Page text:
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Eight Stages in the Development of Research on the Construct of Belief in a Just World?

  • Jürgen Maes
Part of the Critical Issues in Social Justice book series (CISJ)

Abstract

Thirty years ago, Melvin Lerner published his first article on the construct of Belief in a Just World. He had conducted an experiment on subjects’ evaluations of two men being rewarded by chance for working on a task. Regardless of the stimulus persons’ performance, and regardless of the subjects’ sympathy for one of the two stimulus persons, their evaluations were more positive for the one who had been accidentally rewarded. They seemed to convince themselves that he had deserved the chance outcome. Lerner therefore suggested a basic need to believe that the world is just. In the following years, he conducted additional experiments to clarify and elucidate this phenomenon (cf. Lerner & Simmons, 1966; Lerner, 1971). Since then, in more than two hundred published studies Lerner’s assumptions on people’s need to believe in a just world have been tested. The present article is a historical one, resuming thirty years of just world research (1965–1995). In the same moment it is examined whether the history of research on the construct can be adequately described by a typical developmental pattern proposed by Furnham (1990, see also Furnham’s chapter in this volume).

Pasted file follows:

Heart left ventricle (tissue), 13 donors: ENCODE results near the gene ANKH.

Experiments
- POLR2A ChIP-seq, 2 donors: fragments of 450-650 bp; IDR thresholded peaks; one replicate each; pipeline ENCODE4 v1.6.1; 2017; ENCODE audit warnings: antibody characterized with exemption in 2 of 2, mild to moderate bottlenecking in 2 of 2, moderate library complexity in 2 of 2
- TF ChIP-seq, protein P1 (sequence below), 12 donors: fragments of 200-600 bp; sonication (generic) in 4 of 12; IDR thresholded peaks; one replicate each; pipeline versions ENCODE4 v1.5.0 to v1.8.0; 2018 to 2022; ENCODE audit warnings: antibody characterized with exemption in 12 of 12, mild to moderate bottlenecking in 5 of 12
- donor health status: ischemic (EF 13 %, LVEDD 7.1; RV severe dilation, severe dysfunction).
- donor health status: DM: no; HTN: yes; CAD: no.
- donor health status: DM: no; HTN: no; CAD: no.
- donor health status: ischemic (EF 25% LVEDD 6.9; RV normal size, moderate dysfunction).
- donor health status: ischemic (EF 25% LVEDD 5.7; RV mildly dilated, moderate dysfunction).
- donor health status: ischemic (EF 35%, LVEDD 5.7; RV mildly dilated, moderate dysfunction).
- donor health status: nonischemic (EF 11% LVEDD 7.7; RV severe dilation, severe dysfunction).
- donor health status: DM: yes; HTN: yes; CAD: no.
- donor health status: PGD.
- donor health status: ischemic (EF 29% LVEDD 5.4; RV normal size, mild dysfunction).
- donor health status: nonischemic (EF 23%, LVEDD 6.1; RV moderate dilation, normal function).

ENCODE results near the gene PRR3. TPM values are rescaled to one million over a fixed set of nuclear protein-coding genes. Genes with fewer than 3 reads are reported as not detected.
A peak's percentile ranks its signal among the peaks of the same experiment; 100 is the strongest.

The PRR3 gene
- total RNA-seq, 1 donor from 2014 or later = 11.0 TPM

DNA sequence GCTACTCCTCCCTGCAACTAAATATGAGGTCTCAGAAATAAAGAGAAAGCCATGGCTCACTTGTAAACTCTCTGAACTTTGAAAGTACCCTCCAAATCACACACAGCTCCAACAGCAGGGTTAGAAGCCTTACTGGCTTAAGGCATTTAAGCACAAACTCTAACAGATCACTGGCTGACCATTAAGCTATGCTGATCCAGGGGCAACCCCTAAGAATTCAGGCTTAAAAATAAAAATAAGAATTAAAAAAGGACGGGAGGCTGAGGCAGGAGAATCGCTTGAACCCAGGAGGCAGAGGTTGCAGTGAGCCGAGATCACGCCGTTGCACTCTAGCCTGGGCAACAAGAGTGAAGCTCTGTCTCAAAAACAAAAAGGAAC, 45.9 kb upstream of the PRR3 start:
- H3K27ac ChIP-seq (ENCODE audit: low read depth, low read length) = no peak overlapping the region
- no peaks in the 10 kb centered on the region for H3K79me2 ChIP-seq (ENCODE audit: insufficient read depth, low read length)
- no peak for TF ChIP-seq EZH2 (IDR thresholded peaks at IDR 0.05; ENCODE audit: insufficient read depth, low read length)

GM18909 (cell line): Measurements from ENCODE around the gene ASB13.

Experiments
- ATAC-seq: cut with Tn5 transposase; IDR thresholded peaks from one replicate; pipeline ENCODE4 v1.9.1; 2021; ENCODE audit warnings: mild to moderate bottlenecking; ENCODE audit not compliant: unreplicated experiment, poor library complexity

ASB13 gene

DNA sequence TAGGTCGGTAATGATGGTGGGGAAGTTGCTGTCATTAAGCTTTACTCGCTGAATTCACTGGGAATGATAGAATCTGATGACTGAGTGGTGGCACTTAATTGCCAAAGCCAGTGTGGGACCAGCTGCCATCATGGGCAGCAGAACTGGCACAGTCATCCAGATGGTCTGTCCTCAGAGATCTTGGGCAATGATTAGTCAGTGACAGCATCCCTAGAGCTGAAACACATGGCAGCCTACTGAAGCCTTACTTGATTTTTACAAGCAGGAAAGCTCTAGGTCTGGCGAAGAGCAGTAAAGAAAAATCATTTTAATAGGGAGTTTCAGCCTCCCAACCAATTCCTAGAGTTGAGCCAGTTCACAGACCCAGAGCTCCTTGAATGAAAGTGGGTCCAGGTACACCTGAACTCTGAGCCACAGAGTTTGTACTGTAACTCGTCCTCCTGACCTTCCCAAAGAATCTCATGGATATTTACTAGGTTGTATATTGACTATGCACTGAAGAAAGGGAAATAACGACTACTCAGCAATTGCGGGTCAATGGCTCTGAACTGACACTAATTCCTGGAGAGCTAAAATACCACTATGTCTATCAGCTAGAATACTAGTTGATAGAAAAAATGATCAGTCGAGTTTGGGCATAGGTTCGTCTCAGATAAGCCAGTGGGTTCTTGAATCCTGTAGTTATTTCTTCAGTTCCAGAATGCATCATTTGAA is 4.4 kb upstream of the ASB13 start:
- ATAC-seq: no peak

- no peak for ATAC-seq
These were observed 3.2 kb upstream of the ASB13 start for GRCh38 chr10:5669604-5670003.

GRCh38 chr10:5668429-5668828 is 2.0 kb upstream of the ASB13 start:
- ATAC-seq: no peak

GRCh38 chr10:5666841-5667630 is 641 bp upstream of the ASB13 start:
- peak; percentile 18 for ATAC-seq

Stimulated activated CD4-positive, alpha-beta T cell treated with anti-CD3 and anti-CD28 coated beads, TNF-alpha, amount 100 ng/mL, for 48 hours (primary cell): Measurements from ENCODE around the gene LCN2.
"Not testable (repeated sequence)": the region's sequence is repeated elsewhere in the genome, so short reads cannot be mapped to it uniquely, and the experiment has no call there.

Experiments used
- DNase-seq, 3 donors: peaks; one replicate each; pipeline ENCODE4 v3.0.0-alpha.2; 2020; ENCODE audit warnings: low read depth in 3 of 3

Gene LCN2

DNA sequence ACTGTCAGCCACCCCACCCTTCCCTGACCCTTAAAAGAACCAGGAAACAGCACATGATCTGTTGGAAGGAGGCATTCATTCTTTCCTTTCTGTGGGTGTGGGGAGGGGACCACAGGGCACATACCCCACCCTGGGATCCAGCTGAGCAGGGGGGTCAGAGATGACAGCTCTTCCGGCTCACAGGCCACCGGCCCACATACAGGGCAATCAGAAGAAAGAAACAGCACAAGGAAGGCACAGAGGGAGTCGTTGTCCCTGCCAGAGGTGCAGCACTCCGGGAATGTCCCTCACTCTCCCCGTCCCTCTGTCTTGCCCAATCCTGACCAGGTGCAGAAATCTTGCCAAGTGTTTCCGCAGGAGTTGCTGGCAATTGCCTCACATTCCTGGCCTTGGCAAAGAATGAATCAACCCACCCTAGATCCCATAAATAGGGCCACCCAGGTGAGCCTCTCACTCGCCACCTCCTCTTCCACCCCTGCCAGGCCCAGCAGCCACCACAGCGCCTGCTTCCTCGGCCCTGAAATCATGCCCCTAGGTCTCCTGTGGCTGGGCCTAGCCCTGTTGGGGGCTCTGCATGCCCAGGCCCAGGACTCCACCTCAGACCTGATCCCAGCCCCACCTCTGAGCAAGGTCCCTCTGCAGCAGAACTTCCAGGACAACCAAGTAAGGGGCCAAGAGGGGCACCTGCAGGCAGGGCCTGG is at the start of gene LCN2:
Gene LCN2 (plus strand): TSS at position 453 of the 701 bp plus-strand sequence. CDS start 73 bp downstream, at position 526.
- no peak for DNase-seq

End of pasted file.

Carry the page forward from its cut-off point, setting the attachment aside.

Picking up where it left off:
Keywords

Social Psychology Experimental Social Psychology Rape Victim Prison Inmate Stimulus Person 
These keywords were added by machine and not by the authors. This process is experimental and the keywords may be updated as the learning algorithm improves.

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© Springer Science+Business Media New York 1998

Authors and Affiliations

  • Jürgen Maes
    • 1
  1. 1.Department of PsychologyUniversity of TrierTrierGermany

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